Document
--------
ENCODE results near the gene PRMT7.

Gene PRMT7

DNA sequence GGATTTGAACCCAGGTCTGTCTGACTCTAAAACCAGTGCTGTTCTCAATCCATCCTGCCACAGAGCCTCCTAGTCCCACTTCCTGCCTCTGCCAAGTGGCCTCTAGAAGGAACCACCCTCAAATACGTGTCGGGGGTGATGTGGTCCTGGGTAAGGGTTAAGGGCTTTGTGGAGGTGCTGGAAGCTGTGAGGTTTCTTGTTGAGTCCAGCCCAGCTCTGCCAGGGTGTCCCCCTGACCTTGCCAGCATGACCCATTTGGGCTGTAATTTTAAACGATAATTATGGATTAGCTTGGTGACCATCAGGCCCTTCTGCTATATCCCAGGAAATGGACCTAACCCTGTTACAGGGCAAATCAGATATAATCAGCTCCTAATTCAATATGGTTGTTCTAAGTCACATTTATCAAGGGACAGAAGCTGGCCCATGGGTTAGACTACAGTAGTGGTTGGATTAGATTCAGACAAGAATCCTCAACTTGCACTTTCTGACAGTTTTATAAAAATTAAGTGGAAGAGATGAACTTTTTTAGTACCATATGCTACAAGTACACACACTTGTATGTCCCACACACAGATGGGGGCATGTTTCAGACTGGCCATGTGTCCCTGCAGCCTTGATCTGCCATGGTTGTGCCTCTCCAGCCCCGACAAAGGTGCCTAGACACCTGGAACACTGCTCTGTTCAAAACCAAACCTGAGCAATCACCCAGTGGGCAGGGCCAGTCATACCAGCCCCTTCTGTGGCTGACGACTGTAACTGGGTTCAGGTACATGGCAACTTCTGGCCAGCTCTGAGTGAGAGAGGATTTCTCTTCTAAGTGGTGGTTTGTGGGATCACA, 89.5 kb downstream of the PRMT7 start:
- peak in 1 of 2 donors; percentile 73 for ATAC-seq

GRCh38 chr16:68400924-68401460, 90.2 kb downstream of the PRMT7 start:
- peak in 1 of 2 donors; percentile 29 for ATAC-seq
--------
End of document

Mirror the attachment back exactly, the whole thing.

ENCODE results near the gene PRMT7.

Gene PRMT7

DNA sequence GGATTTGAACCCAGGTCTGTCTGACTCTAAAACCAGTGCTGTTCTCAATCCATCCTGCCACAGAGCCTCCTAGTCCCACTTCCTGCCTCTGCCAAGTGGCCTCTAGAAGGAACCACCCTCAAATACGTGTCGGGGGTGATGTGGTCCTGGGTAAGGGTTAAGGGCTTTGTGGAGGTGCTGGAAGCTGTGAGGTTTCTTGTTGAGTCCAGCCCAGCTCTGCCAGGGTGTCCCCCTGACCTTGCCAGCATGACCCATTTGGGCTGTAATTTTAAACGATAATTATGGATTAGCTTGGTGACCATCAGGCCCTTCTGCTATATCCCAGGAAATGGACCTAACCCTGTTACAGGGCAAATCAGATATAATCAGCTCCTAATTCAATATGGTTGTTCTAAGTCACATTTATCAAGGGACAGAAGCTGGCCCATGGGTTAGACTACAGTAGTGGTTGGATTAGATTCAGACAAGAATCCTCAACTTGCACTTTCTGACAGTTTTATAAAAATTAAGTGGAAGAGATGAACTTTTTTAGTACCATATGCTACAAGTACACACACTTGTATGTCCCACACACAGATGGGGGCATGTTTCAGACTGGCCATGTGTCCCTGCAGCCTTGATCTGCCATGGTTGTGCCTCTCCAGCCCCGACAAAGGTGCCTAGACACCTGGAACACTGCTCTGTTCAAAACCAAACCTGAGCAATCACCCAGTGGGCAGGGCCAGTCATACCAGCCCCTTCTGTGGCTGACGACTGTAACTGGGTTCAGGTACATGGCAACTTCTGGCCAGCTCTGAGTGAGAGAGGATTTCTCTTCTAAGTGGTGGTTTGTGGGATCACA, 89.5 kb downstream of the PRMT7 start:
- peak in 1 of 2 donors; percentile 73 for ATAC-seq

GRCh38 chr16:68400924-68401460, 90.2 kb downstream of the PRMT7 start:
- peak in 1 of 2 donors; percentile 29 for ATAC-seq